Oregon Labor Commissioner Brad Avakian is demanding a judge hold the state's top legislative officials in contempt for not responding to his subpoenas in a sexual harassment investigation.

Now members of the Oregon Legislature—including House Speaker Tina Kotek and Senate President Peter Courtney—will have to convince a judge not to hold them in contempt in a Bureau of Labor & Industry investigation into whether they let a sexually hostile environment prevail in the state Capitol.

Avakian is a Democrat. So are Kotek and Courtney. The motion is the latest move in an intra-party war, in an election year, over whether women were protected from a Republican senator.

In August, Avakian accused the leaders of Oregon's legislature of ignoring sexual harassment complaints against Sen. Jeff Kruse, who was later forced to resign over the allegations. Avakian claimed state leaders blocked his attempts to help women who complained about harassment at the capitol and accused them of letting Kruse have student interns after two legislators had claimed he harassed them.

As part of his agency's investigation, Avakian subpoenaed House Speaker Tina Kotek and Senate President Peter Courtney, among others. Legislative leaders objected to the subpoenas, claiming that ensuring a workplace free from sexual harassment wasn't Avakian's responsibility. They also accused Avakian of mounting his investigation in violation of the state Constitution.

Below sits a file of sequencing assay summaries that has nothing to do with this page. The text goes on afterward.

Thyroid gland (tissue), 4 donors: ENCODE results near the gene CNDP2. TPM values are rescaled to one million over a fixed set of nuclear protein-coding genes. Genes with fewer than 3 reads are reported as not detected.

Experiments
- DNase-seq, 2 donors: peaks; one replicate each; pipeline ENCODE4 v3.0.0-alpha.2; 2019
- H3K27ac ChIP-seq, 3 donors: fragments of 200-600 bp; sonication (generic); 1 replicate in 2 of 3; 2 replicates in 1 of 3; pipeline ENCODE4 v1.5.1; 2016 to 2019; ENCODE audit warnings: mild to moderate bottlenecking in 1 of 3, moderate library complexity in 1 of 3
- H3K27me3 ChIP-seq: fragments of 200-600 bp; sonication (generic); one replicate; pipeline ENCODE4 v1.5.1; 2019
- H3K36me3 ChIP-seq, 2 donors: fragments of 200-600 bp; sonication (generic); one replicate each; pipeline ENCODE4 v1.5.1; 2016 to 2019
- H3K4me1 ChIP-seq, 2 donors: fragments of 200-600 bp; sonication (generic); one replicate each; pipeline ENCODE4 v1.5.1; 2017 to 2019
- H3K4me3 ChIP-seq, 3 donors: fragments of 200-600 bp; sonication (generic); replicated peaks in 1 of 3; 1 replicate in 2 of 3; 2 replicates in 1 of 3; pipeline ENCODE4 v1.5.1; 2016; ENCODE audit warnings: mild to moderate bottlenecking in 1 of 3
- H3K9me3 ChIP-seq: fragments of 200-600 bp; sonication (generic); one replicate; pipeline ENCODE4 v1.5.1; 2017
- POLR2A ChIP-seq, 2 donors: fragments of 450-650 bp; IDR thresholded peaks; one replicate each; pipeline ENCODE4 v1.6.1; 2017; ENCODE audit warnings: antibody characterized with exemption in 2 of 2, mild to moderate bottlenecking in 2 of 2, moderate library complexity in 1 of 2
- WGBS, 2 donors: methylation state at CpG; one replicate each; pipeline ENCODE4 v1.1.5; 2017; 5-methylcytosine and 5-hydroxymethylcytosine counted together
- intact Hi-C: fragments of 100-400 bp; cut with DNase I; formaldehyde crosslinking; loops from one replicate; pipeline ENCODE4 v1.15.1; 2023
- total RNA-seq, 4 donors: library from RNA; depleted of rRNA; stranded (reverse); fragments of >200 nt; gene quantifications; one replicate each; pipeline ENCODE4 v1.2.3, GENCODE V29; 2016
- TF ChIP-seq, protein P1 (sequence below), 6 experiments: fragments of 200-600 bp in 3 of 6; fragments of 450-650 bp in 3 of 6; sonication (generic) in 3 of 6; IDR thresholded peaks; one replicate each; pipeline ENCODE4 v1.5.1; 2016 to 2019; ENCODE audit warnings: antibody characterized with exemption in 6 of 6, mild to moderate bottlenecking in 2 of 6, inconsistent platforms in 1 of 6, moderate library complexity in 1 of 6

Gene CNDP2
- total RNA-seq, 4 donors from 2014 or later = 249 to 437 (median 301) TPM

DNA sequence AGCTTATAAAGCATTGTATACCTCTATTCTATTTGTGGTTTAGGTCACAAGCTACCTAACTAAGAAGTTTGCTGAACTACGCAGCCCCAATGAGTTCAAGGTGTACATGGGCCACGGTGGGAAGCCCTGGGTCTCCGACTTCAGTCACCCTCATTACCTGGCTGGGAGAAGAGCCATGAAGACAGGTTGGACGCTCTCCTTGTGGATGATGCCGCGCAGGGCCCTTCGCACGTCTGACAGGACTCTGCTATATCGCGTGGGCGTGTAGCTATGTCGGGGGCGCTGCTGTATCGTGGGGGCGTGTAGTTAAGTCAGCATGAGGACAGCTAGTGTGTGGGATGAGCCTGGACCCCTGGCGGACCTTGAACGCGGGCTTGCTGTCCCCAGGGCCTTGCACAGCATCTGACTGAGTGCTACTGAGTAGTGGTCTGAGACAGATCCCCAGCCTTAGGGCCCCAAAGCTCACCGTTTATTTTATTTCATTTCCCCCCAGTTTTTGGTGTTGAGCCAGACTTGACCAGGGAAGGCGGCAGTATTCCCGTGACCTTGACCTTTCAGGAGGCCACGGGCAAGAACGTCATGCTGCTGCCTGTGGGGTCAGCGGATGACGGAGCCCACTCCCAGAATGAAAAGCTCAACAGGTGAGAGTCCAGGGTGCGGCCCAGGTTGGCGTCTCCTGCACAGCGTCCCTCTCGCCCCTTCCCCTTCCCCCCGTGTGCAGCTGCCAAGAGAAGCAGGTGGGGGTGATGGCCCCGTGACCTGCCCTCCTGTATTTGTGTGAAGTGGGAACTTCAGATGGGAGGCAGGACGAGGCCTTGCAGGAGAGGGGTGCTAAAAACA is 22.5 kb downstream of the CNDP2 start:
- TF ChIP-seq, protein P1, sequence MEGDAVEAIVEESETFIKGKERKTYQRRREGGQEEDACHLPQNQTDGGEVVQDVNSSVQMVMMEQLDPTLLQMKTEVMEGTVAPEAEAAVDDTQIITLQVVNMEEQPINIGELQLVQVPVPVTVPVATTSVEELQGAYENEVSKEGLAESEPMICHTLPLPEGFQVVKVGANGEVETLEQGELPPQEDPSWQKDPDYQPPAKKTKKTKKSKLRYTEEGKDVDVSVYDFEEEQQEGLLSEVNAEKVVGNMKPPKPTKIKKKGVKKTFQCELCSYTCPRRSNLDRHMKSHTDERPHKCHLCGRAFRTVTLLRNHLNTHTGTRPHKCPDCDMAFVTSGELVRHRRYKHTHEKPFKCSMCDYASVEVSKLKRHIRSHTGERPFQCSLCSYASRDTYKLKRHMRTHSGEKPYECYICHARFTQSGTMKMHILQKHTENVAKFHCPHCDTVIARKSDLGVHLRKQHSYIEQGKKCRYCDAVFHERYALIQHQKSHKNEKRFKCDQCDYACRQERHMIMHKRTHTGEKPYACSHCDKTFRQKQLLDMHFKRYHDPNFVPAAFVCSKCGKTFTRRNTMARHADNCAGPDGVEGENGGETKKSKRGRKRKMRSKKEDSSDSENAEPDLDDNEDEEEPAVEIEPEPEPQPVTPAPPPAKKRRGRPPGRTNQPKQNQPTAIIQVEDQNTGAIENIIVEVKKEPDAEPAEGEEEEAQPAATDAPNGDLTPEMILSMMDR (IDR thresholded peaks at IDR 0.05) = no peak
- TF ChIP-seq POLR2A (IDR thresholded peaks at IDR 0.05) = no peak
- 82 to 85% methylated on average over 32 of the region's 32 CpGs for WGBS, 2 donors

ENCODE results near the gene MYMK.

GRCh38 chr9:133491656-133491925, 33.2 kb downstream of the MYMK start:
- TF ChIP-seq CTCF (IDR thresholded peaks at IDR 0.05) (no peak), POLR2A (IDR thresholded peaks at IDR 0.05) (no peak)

The legislators claimed Avakian's investigation threatened to reveal the identity of the women who accused Kruse of harassment, so Avakian obtained a protective order to protect their privacy. But the legislators still wouldn't comply with his subpoenas, Avakian claims.

On Wednesday, Avakian filed a motion in Multnomah County Circuit Court demanding that Kruse, the Legislative Assembly and the Legislative Administration Committee prove they shouldn't be held in contempt of court. In the motion, Avakian says Oregon law gives BOLI power "to take all steps necessary to eliminate and prevent unlawful practices" like discrimination and harassment, even in the state capitol, which counts under state law as "a place of public accommodation."

Avakian demanded sanctions of $1,000 per day since Aug. 20.

"State respondents are not above the law and their conduct is not beyond all scrutiny," Avakian said in the motion.

Kotek's office did not respond to phone calls requesting comment. Courtney's office directed WW to attorney Ed Harndon with Barran Liebman, who was hired by the legislative counsel committee to handle this issue.

Judge Stephen Bushong set a hearing for Nov. 16 to address Avakian's request.

UPDATE, 5:30 pm:

Ed Harnden, an attorney with Barran Liebman hired by the legislative counsel committee to handle Avakian's investigation, says officials aren't complying with the subpoena because the protective order—which is supposed to protect the whistleblowers—is only valid until the end of the investigation.

"They know quite well that that protective order is not going to protect those people long-term," Harnden said. "After the investigation, they will send out what they have found. This protective order doesn't get you protection, but most importantly it doesn't protect people who want to come forward to bring issues up it politicizes it. It publicizes it. It keeps people from coming forward."

Harden tells WW that today's legal filing was a political argument, not one aimed at finding a solution to sexual harassment at the state Capitol, or at encouraging future whistleblowers to come forward.

"What Brad needs to do is he needs to sit down and spend some time with the Oregon constitution," Harnden said. "Brad Avakian is not responsible for coming into the legislature and telling legislators what not to do."